I am not in the habit of being a movie spoiler, but if you have not seen A Marriage Story, you need to. It is on Netflix, a subscription streaming service. Online, there is quite the debate on who to side with in the custody dispute - the Father or the Mother.
Throughout this movie, I heard many common themes that I commonly advise my clients on a regular basis. I am sure you have heard the cliche that no good deed goes unpunished. It was something I picked up on in the movie, that the Father was being very naive about what he perceived as doing the right thing for them instead of the right thing for the best interest of the child. It is my opinion, he was oblivious as to what was going on that led to the hotly contested custody battle. The same applies to your custody case as well, especially where you don't have a written agreement in place to ensure that everyone is being completely honest with their motives for custody and time-sharing. Here are 5 mistakes parents make in a custody case.
First, you have the right to have a say where your child resides that is in the child's best interest. If the other parent decides they want to move out of state with the child, even if you're on good terms with the other parent, ensure that you have included in any written agreement, that the move is temporary and that the intent of the other parent it's to return with the child. You should get a court order outlining the agreement instead of relying on the representation of the other parent that they will act in good faith without an agreement. If you believe that the other parent’s good intentions are to return your child, assume the worst if you are in conflict with the other parent because of a divorce or break up, that the child will not be returned.
Second, if you are not married it is a good idea to get a custody order. A custody order will outline and give you the legal rights to the child that you deserve as a parent. It will also outline time-sharing and legal custody, should you allow the child to temporarily reside outside of the state. You may think that the formality of a court-ordered isn't important, but it is very important as it is the legal mechanism to get your child returned back to you in the event the other parent decides they do not want to return the child back to you as part of a court order.
Third, never speak negatively about the other parent. In a high-conflict case, this can be very challenging. Through your actions, your child observes you portraying negative feelings towards the other parent. Remember the other child is 50% you and 50% the other parent. Do not place your child in the middle and test their loyalty to you - it is not fair to the child. You should document any incidents for future reference including court, no matter how insignificant it is, when your child tells you the other parent is speaking negatively about your, however, do not dig too deep into what the child is telling you as you do not want to place them in the middle of your conflict.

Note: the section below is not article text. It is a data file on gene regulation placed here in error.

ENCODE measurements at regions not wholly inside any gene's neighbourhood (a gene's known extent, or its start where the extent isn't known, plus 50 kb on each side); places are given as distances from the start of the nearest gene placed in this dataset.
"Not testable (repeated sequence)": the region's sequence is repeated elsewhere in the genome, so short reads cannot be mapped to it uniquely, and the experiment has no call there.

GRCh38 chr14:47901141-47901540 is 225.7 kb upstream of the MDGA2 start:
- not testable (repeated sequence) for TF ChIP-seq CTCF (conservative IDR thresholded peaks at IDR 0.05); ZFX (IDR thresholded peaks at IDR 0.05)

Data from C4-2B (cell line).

Fourth, be objective when you hear your child tell you things about the other parent or how they are being treated by them. Rest assured, if your child is put in the middle of your conflict, they are telling the other parent exactly just like they are telling you what they want to hear to avoid conflict.
Fifth, be prepared for long process custody and time-sharing process as you try to reach an agreement. Child custody situations are never easy and getting it right is challenging. You may think having lawyers involved may complicate reaching an agreement, but lawyers familiar with family law and the courts can generally obtain custody and time-sharing agreement that's consistent with what the judge would enter consistent with the best interest of the child. As you know, a judge has ultimate discretion over custody and time-sharing issues if you put that decision in the hands of a judge. When you do that, your outcome is uncertain. You should try to reach an agreement outside of court, even after someone has filed, to make sure that your rights are adequately protected and you have control over the outcome. Understand that your time-sharing and custodial relationship will change if the child lives outside of New Mexico. You know that if a parent relocates things will never be the same. The best option for you, if your child moves out of state with the other parent, is to ensure that you can spend the most time with your child when you have it.
Do not make a mistake when it appears a change of custody and time-sharing might occur and do nothing about it. Take this change seriously when that other parent decides to relocate out of the state. Protect your rights, get the assistance of a lawyer, or the courts to help you decide what is in the best interest of the child.